In Lochleven Mary had found means to write, and send letters,



196 MARY ESCAPES FROM LOCHLEVEN.

though rarely, and at peril of her life. On May i she wrote en-
treating aid from Elizabeth and Catherine de' Medici. She had no
opportunity save at the dinner-time of the Douglas family, "for
their girls sleep with me." Her friend, George Douglas, had been
banished from the islet after her failure to escape (March 25) in the
disguise of a laundress. Her letters were sent on the eve of her
escape, on May 2. The romantic details — the stealing of the keys
by " little Douglas " (William, a foundling lad of seventeen) ; the
casting by him of the keys " to the kelpie's keeping " ; the landing,
under the protection of George Douglas ; the meeting with Both-
well's kinsman, Hepburn of Riccartoun, who was sent, too late, to
secure Dunbar ; the wild ride to Seton's house of Longniddry, and
the tryst with the queen's party at Hamilton — are too well known to
need a minute narrative. If we believe Claude Nau, the queen's
secretary, the key was thrown into the mouth of a cannon, natheless
the keys were long after recovered from the lake. It seems probable
that the lady of Lochleven, Murray's mother, was no stranger to the
plot.

Murray at once summoned the king's party to meet at Glasgow.
He collected the forces of the Protestant lords in general, though
Argyll was with Mary. There exists a curious proclamation, drawn
up by her or for her — at all events it is attributed to her. Murray
is referred to as a " beastly " and " bastard " traitor : the Hamiltons
are " that good House of Hamilton." The language used about
Lethington is copious and florid. Yet at this date (May 6) Leth-
ington and the other " beastly traitor " were reported to be on bad
terms. ^^ Probably the proclamation is a hoax, or never was issued,
Dr Hay Fleming publishes a reasonable and clement proclamation
of May 5.^^ Willingly, or unwillingly (accounts differ), Mary on
May 13 tried the ordeal of battle. She approached Glasgow, on
her way to the strong Castle of Dumbarton ; she was met at Lang-
side, and the tactics of Kirkcaldy, the better discipline of Murray's
men, and a fit of epilepsy or cowardice on the part of Argyll, caused
her entire defeat. Murray occupied Langside Hill, "the western
division of Queen's Park " to-day; while Kirkcaldy, mounting 200
musketeers behind horsemen for better speed, stationed these marks-
men under cover in the cottages and enclosures of Langside village.
Murray followed with his infantry, his left wing extending behind
the farm of Pathhead. The right wing held the village of Langside,
at the crest of the Lang Loan. Mary had been anticipated in



MARY DEFEATED AT LANGSIDE. I97

seizing the hill, and from Clincart Hill there began an artillery duel.
Under cover of the fire the Hamiltons, first passing behind Clincart
Hill, advanced to storm the village, supported by the cavalry under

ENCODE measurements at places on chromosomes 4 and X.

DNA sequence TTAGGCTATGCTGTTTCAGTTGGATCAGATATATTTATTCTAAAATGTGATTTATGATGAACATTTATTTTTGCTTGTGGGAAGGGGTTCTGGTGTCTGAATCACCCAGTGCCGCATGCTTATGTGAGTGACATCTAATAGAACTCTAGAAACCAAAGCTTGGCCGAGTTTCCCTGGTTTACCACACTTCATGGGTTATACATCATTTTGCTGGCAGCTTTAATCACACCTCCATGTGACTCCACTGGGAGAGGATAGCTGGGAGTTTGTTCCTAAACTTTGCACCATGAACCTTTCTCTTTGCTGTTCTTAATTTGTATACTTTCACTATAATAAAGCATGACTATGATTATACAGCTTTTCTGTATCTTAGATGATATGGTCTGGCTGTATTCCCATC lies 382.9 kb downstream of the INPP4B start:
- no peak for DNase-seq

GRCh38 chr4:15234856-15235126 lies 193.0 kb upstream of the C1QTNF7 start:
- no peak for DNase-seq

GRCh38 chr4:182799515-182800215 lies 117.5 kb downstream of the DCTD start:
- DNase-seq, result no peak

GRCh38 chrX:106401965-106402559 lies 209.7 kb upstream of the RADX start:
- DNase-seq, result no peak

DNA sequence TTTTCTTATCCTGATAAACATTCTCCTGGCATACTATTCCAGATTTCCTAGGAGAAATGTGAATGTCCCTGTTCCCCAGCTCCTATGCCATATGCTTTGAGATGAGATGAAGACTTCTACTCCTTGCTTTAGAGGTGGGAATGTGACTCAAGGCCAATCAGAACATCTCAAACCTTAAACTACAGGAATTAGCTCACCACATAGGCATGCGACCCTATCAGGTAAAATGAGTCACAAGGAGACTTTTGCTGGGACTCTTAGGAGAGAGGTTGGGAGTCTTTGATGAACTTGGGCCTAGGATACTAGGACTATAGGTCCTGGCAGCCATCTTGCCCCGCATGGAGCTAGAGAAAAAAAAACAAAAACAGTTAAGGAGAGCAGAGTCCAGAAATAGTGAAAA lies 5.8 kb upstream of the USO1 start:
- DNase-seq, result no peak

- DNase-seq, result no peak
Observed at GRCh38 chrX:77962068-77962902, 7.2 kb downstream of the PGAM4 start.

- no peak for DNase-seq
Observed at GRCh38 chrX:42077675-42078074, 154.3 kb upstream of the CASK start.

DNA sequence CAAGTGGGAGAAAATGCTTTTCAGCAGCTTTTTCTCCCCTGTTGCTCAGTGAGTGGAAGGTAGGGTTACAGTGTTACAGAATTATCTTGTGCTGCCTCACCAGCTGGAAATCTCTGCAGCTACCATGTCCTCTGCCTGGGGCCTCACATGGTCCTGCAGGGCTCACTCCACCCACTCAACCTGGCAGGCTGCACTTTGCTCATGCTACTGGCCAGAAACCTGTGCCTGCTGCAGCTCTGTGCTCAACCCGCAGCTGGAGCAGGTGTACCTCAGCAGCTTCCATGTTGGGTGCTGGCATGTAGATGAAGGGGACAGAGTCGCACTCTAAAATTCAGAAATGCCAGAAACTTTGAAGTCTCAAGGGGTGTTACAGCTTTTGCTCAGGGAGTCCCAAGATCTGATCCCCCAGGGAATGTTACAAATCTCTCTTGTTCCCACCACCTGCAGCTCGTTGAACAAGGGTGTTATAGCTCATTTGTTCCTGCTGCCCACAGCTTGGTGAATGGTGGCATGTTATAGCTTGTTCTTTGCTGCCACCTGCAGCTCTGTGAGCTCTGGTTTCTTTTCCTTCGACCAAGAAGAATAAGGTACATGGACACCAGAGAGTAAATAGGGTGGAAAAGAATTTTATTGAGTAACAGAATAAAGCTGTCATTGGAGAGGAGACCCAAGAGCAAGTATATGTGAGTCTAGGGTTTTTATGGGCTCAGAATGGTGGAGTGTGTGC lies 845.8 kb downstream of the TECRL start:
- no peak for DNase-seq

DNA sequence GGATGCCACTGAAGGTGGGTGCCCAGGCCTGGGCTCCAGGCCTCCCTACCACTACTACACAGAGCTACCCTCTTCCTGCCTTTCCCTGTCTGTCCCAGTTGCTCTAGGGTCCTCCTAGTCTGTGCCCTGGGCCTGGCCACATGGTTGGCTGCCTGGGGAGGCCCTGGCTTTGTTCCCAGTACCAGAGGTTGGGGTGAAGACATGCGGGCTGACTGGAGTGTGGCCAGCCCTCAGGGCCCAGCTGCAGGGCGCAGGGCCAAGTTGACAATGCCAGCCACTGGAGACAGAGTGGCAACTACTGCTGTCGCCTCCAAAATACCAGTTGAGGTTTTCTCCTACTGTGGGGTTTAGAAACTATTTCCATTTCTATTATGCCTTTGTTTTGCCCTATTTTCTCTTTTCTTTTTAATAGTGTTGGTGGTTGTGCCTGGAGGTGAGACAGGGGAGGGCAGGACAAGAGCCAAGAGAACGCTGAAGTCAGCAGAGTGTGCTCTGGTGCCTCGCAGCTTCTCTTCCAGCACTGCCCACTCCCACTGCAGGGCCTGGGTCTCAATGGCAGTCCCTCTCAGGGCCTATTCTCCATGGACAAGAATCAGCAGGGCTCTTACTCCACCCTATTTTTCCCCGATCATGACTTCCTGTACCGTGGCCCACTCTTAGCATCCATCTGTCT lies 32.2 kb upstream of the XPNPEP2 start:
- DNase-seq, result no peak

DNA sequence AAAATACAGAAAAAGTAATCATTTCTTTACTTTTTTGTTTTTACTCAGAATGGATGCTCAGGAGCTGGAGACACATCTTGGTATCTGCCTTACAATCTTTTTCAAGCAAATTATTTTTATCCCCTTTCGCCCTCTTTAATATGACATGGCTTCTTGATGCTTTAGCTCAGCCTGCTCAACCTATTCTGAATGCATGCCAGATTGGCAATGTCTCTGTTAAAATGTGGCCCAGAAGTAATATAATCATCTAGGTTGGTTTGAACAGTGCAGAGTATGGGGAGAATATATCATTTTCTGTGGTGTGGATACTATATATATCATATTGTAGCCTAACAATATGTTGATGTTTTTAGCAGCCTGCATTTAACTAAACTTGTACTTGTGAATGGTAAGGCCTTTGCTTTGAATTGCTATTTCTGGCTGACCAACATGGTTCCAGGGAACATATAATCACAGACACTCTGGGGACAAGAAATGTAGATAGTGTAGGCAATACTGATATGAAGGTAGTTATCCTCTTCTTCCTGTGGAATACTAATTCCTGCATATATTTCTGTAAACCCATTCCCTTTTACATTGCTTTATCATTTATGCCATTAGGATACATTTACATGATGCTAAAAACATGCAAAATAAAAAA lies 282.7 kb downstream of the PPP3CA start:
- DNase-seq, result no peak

Lord Herries, Warden of the Western Marches. Drumlanrig led
Murray's horse against Herries, who had one successful and one
disastrous charge. Routed by the archers, Herries could not aid
the Hamiltons, who, climbing the long narrow lane, were galled by
Murray's musketeers. Finally the infantry of both parties drove at
each other with levelled spears, so serried, owing to the narrow
space, that the missiles thrown, pistols and daggers, lay as on a floor
of interlaced lance-shafts. Kirkcaldy led fresh troops from the
village, charged the Hamiltons on front and flank, and drove them
pell-mell downhill on the queen's main body. The rout began,
slaughter being checked by the activity and clemency of Murray.
Many prisoners were taken, such as Seton and the Masters of
Eglinton and Cassilis. Knox's father-in-law. Lord Ochiltree, and
his successor in the affections of Mrs Knox, Ker of Faldonside, were
severely wounded. From the Court Knowe of Cathcart, a hundred
yards from Cathcart Castle, Mary probably looked on at her own
defeat.*^*^

Mary fled south to Herries's country, covering sixty miles in the
first day, and writing to Elizabeth from Dundrennan on May 15.
She implored leave to visit Elizabeth at once : next day she most
unadvisedly crossed the Solway to Workington, accompanied by
Herries, George Douglas, and fourteen others. She had entered
without a passport the realm of her deadliest foe : the rest of her
life was a long imprisonment. From this hour Mary became a kind
of centre on which concentrated every wave of all the electric forces
of European politics. Nothing could stir, in France, Spain, Rome,
England, or Scotland, but it offered her chances. It is not possible,
in our space, even to condense the record of each of the hourly
wavering policies. The position was, and remained, one of extra-
ordinary perplexity. But one point was fixed, in Elizabeth's name,



Online LibraryAndrew LangA history of Scotland from the Roman occupation (Volume 2) → online text (page 21 of 60)